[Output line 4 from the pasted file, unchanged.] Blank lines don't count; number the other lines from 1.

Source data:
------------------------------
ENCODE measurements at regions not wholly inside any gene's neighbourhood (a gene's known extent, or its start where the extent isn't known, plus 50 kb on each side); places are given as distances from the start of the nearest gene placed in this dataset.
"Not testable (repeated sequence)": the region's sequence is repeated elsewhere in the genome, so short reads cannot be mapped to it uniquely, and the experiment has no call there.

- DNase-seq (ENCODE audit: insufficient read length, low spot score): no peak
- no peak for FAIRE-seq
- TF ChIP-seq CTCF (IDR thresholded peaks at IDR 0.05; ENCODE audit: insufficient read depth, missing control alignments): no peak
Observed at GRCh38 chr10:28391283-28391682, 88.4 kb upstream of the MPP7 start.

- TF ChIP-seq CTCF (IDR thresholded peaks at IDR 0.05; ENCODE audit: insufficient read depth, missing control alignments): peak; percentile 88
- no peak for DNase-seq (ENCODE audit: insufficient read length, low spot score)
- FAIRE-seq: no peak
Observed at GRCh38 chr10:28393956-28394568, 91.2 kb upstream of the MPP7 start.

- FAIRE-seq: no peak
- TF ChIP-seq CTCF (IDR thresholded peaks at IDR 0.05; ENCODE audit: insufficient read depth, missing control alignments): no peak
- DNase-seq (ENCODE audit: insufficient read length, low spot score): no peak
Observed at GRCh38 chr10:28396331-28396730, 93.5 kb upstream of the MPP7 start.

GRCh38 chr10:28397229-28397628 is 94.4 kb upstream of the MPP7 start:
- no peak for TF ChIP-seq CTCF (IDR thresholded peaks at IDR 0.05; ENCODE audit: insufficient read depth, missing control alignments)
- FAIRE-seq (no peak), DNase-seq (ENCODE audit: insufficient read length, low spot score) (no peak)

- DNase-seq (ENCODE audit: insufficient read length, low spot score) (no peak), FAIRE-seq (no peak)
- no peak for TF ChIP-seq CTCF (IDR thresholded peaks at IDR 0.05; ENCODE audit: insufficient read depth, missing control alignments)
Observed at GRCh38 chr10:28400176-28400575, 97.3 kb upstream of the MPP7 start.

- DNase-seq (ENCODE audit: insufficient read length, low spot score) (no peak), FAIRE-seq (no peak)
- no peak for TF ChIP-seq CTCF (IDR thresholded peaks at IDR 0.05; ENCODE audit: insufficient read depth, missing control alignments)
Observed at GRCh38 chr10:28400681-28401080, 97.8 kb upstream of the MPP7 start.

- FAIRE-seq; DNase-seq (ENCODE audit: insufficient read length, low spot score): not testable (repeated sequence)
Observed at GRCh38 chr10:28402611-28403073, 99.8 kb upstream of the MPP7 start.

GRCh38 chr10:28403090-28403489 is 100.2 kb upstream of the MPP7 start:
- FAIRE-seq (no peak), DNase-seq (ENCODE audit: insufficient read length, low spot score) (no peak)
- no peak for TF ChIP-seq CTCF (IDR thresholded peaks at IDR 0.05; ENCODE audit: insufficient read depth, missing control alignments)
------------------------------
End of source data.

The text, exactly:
- no peak for FAIRE-seq